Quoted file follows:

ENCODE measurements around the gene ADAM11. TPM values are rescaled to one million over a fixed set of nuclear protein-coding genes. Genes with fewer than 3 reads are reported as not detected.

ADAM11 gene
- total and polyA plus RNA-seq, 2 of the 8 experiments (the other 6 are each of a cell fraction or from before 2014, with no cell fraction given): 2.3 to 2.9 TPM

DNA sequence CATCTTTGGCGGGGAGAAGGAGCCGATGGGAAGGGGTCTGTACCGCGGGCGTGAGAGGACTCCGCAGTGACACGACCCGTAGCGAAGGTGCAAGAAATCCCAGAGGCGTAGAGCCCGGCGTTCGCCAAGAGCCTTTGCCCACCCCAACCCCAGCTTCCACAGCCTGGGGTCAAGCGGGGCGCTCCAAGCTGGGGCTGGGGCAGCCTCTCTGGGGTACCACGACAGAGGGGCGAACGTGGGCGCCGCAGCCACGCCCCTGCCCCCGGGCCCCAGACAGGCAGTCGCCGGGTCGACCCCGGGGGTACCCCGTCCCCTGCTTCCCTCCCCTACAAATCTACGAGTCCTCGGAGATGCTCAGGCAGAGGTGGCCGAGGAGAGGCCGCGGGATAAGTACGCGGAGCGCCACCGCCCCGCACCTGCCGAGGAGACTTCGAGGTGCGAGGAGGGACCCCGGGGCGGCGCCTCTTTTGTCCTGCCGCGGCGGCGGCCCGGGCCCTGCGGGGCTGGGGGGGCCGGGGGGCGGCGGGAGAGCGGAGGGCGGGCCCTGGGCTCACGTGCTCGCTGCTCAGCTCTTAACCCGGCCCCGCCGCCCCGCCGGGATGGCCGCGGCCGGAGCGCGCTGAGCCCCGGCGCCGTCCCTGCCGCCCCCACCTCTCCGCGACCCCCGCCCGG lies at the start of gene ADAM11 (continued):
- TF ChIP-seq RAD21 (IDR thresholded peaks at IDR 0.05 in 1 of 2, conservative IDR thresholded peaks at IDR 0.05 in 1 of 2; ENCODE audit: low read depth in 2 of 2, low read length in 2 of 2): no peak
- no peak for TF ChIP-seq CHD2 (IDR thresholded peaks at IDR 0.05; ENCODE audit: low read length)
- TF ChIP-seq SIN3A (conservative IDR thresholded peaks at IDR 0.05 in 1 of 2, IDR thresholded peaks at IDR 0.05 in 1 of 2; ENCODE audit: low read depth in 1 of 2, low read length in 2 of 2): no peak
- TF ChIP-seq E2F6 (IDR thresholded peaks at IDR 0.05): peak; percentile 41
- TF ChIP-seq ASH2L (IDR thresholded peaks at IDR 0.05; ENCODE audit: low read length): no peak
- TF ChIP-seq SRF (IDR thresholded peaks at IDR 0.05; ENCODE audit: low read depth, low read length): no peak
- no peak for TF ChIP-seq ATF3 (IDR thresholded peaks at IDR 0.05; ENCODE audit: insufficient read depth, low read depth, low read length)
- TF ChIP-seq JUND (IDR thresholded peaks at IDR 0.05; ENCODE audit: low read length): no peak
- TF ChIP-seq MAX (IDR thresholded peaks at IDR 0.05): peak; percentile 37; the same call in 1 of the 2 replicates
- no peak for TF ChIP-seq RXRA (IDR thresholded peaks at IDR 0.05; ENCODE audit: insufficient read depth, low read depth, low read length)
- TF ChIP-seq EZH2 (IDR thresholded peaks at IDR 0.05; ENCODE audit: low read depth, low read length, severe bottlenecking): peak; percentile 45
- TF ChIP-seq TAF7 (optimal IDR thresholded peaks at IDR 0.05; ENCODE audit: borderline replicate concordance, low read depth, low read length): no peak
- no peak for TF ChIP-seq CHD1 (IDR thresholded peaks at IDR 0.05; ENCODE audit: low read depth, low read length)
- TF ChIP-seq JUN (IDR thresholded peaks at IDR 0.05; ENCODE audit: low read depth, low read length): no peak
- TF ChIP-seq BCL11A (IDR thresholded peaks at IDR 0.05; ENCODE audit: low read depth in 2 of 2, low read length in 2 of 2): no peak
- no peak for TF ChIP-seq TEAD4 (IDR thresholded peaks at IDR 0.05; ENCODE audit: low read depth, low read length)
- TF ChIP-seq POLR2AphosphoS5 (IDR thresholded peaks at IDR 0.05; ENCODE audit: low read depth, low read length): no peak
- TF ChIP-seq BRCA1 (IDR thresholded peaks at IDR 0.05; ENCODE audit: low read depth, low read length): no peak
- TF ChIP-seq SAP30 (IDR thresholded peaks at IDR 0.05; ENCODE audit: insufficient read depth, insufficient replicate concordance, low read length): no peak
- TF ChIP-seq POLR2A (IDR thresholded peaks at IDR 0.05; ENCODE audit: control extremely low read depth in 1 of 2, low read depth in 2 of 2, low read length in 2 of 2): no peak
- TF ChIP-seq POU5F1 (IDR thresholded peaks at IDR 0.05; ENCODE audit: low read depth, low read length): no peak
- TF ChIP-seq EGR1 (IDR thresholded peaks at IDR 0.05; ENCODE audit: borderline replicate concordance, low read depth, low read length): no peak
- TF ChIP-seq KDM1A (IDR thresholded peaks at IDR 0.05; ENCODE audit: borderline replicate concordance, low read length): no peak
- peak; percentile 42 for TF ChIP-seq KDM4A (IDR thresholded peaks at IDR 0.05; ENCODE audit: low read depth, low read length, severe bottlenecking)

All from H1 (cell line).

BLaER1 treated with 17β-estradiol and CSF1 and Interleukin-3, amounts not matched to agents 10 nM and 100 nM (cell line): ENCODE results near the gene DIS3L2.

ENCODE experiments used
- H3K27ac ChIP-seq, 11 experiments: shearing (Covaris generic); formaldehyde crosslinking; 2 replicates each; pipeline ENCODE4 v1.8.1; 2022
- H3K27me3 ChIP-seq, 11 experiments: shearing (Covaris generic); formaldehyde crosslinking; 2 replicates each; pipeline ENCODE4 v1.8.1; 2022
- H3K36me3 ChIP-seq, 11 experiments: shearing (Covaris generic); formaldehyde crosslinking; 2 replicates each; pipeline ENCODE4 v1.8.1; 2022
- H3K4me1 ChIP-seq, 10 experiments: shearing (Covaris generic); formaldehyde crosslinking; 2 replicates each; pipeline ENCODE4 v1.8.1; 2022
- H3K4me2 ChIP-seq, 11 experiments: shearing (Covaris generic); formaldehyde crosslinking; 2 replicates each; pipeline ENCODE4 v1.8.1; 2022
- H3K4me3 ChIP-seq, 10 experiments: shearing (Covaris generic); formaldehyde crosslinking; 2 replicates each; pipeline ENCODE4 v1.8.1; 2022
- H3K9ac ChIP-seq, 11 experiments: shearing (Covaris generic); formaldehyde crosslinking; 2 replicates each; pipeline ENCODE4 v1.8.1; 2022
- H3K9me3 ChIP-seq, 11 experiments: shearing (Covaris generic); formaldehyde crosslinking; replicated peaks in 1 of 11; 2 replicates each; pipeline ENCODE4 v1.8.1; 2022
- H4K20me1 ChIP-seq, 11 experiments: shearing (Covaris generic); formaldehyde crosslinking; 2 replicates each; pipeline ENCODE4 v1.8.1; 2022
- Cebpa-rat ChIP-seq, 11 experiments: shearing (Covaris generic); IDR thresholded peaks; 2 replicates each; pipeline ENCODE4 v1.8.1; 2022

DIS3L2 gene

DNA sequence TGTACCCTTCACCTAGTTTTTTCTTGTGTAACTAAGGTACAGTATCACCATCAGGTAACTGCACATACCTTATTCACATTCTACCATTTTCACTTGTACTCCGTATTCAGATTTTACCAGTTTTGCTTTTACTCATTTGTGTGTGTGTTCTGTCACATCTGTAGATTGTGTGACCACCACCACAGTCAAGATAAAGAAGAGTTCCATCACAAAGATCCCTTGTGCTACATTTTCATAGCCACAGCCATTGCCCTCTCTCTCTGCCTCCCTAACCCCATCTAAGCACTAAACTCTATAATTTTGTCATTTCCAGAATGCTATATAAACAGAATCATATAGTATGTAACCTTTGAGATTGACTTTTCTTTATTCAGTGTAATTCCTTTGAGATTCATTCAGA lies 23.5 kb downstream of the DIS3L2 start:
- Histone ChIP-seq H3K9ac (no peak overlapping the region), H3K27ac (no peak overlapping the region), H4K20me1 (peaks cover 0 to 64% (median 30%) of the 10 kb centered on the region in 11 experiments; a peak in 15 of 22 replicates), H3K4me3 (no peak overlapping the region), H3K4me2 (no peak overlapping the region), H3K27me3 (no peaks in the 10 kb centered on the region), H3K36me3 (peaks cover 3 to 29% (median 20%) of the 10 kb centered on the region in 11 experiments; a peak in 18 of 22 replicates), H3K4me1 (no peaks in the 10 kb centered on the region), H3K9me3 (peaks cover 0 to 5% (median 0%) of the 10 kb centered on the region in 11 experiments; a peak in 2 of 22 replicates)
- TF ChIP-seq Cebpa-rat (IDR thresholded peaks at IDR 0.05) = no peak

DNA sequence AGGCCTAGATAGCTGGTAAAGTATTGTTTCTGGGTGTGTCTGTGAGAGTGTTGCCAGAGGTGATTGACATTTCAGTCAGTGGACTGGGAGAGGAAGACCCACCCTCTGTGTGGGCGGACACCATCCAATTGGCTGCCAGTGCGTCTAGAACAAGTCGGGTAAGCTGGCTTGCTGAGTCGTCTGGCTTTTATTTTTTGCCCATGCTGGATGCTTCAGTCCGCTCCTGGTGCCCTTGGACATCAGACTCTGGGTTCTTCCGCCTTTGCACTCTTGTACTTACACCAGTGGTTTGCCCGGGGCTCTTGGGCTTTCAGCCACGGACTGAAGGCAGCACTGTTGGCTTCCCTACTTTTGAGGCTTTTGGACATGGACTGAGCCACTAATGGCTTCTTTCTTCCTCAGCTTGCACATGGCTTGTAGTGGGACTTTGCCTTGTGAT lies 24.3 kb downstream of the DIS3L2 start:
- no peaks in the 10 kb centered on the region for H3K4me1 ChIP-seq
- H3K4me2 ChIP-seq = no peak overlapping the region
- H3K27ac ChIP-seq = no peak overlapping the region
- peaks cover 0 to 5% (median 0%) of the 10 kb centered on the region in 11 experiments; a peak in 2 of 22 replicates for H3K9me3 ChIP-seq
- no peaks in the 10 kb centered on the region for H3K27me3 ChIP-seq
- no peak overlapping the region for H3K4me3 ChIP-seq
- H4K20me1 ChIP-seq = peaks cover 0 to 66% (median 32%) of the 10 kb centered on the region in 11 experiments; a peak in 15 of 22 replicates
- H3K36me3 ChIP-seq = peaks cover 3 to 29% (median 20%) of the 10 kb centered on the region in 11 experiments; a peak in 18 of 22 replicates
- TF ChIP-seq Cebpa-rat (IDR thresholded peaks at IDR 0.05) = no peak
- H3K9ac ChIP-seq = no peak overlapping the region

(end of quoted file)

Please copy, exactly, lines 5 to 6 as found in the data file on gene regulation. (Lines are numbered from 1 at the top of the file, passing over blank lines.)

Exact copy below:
- TF ChIP-seq RAD21 (IDR thresholded peaks at IDR 0.05 in 1 of 2, conservative IDR thresholded peaks at IDR 0.05 in 1 of 2; ENCODE audit: low read depth in 2 of 2, low read length in 2 of 2): no peak
- no peak for TF ChIP-seq CHD2 (IDR thresholded peaks at IDR 0.05; ENCODE audit: low read length)